A bang in the Swiss energy business: the federal government backs the expo with billions of loans
The power company is in danger of serious bankruptcy. The Federal Council is now taking drastic measures.
It’s about the stability of the Swiss electricity grid: if one of the major domestic producers suddenly runs out of money to participate in the electricity trade, the whole system could collapse – and a blackout paralyzes the country. .
Extraordinary Session on Monday
As it stands, this scenario is now becoming acute. Expo Group is in financial difficulties – and has to be rescued by the Federal Council. This was discovered on Tuesday morning. « The Board of Directors and Executive Board of Expo have decided to apply to the Federal Government on September 2, 2022 for a line of credit of up to CHF 4 billion. The Federal Council and the Financial Delegation approved this application on September 5, 2022,” the Expo announced Tuesday morning. The Federal Council confirmed the facts in a media release. Energy Minister Simonetta Somaruga (SP) and other responsible persons at 8.30 a.m. PM would like to provide details at a media conference in Bern.Click here for live stream and ticker,
According to a Federal Council press release, the so-called rescue package created by the government for power companies will be activated in the first half of the year. It provides federal loans for “system-critical” power companies that are at risk of bankruptcy. The Axpo, Alpiq and BKW are considered particularly system-critical – ie indispensable for a working power supply.
The Financial Delegation of the Federal Parliament (FINDEL) in an extraordinary meeting yesterday approved the emergency loan for the Expo, as is the case in such cases. This body consists of three members of the National Council and three members of the State Council. The body is chaired by the President of the Council of States, Thomas Hefty (FDP). Findlay not only spoke of 4 billion loans, but also 10 billion total commitment loans. The federal government would then be prepared to extend emergency aid to the expo.
In exchange for financial support from the federal government, the expo loses some of its independence. He cannot distribute any dividends until he has repaid the federal debt in full. In addition, it must allow the relevant federal agencies, the Electricity Commission (LCom) and the Federal Audit Office (SFAO), to view its books.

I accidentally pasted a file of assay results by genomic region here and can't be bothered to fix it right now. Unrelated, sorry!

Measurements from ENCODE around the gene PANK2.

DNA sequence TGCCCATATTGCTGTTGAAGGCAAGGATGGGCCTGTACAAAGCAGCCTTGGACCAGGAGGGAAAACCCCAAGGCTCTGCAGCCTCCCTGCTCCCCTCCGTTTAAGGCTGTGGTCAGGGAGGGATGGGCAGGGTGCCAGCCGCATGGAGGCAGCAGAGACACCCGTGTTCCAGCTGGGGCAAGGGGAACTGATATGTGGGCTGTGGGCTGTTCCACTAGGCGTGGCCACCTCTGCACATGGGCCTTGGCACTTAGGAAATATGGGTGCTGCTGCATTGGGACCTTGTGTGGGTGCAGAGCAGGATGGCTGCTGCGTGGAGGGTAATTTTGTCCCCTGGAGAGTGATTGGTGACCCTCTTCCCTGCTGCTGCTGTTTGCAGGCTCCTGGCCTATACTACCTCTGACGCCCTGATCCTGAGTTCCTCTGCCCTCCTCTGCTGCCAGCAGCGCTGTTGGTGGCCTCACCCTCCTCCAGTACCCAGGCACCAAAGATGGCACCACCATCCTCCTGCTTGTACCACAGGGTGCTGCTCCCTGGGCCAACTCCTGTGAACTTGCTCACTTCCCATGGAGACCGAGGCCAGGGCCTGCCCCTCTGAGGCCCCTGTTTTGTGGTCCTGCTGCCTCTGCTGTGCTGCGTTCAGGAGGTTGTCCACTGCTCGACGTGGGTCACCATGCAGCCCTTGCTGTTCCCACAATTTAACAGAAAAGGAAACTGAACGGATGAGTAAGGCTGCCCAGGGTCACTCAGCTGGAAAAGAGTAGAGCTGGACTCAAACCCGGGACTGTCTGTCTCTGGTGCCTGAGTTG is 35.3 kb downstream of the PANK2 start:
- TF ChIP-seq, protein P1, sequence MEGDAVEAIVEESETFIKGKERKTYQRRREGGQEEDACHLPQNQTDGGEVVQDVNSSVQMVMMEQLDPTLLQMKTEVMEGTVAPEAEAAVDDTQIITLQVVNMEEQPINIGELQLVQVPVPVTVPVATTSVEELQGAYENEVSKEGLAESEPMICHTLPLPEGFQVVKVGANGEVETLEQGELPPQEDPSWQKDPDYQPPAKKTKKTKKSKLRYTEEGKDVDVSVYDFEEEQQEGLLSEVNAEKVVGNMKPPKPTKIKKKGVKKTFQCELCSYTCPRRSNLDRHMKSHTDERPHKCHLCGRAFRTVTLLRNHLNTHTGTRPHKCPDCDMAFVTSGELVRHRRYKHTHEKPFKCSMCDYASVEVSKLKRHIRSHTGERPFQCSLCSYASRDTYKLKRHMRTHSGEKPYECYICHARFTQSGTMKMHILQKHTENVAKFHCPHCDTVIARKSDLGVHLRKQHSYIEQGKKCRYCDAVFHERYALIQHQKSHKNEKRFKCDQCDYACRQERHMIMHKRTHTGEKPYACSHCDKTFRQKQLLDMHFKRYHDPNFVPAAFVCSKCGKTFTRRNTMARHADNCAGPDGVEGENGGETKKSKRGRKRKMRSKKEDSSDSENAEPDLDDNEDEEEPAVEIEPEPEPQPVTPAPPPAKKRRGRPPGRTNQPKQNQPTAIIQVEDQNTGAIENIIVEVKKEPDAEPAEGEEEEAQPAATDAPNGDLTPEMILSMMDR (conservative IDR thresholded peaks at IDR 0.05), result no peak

Why doesn’t the owner canton help?
It is politically important that the federal government has to save the expo and not the cantons. Because the group is actually 100 percent owned by the canton of north-eastern Switzerland and Cantonal Utilities, which also receives dividends from Expo. The largest shareholders are the cantons of Zurich and Aargau.
The other two big power companies, Alpic and BKW, do not appear to be affected for the time being. In a media conference, Alpic recently emphasized that it will be able to cope for some time despite rising electricity prices. At the end of the year, Alpic had similar problems and so applied for state aid, but then withdrew the application.
At BKW, net profit fell by two-thirds to CHF 71 million in the first half of the year, but liquidity fell only slightly: the company had short-term funds of about a billion at the end of half the year.
excessive time trouble
It is indeed intended that the rescue package will have a regular legal basis. In June, the Council of States approved the proposal; The National Council should also take a decision on this next week. Instead of waiting for the outcome of a parliamentary debate, the Federal Council is now implementing the provisions quickly through emergency legislation. This shows how serious the situation is Expo Is.
During the June debate at the Council of States, Somaruga clarified that the Federal Council would act like this in a worst-case scenario: “We expect a 24- to 48-hour time frame to provide liquidity support,” the energy minister said. Told. Time. The tight time window for the rescue should explain why Somaruga is no longer looking forward to a regular federal council meeting on Wednesday.
stock market storm
It is certain that the power companies are facing trouble due to high prices in the business business. When selling electricity through an exchange, corporations are required to deposit collateral. When the electricity is given and the deal is closed, only then do the companies get this money back.
If the price of electricity rises, so does the collateral for corporations to deposit on the stock exchange. This increases the liquidity requirement of the companies. In the past few days, electricity prices in Europe have reached unprecedented highs. The main reason for this is the Ukraine war and Russia’s decision to cut off gas supply to Europe through the Nord Stream 1 pipeline. These upheavals are causing problems not only for Swiss corporations, but also for European industry giants. For example, Germany supports the Uniper group with billions in aid to prevent bankruptcy.
In Switzerland, the turbulent market caused a moment of shock months ago: In December, Alpic asked the Federal Council for an injection of billions because it feared its liquidity. He later withdrew the request.
It is extremely rare for the Federal Council to save a company by emergency law. The relief operation for the large bank UBS in October 2008 is remembered as a dramatic one. The global financial crisis brought UBS to the brink of collapse. The Federal Council and the National Bank jumped in with nearly 60 billion francs in liquidity support. UBS was considered “too big to fail” – much like today’s Expo, Alpic and BKW.
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